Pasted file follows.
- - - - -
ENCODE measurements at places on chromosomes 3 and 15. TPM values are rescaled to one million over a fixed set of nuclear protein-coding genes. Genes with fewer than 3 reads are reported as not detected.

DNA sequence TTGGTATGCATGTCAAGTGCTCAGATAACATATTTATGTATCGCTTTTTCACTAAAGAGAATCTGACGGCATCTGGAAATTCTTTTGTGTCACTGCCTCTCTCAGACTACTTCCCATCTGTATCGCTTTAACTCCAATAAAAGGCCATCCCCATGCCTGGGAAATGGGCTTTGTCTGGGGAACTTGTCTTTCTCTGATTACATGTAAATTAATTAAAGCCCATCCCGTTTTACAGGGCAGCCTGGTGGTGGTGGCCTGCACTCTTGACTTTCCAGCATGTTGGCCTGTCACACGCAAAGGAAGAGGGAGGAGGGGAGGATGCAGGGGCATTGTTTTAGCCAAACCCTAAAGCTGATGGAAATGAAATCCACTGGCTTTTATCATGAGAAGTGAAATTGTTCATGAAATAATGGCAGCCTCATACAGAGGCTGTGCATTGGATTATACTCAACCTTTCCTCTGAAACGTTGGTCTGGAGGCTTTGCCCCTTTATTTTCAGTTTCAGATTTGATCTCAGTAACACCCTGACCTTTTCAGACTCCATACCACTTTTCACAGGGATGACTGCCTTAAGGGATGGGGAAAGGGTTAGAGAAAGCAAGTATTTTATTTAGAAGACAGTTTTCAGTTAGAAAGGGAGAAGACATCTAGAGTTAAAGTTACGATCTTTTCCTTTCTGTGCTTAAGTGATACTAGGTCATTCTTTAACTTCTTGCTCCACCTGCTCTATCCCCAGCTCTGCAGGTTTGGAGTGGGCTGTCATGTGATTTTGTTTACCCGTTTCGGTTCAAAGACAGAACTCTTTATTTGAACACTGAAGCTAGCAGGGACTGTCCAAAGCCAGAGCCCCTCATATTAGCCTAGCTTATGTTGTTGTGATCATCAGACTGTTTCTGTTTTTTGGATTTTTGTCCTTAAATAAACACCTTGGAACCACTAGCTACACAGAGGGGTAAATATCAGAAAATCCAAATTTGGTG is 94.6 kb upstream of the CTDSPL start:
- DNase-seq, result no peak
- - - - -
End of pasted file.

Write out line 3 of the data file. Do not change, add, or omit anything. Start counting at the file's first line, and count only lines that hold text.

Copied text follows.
- DNase-seq, result no peak